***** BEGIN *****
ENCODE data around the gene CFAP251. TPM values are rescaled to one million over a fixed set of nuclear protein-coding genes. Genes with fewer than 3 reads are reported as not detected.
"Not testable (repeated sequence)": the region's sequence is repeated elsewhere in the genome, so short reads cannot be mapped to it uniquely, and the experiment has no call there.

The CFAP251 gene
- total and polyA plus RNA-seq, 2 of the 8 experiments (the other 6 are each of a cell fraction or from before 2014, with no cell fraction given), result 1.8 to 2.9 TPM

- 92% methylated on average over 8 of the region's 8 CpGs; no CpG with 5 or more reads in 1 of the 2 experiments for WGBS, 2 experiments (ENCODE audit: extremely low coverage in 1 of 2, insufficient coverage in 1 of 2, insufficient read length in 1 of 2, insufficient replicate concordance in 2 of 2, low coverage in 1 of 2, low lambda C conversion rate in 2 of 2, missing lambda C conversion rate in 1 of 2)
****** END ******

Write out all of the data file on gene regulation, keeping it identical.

ENCODE data around the gene CFAP251. TPM values are rescaled to one million over a fixed set of nuclear protein-coding genes. Genes with fewer than 3 reads are reported as not detected.
"Not testable (repeated sequence)": the region's sequence is repeated elsewhere in the genome, so short reads cannot be mapped to it uniquely, and the experiment has no call there.

The CFAP251 gene
- total and polyA plus RNA-seq, 2 of the 8 experiments (the other 6 are each of a cell fraction or from before 2014, with no cell fraction given), result 1.8 to 2.9 TPM

- 92% methylated on average over 8 of the region's 8 CpGs; no CpG with 5 or more reads in 1 of the 2 experiments for WGBS, 2 experiments (ENCODE audit: extremely low coverage in 1 of 2, insufficient coverage in 1 of 2, insufficient read length in 1 of 2, insufficient replicate concordance in 2 of 2, low coverage in 1 of 2, low lambda C conversion rate in 2 of 2, missing lambda C conversion rate in 1 of 2)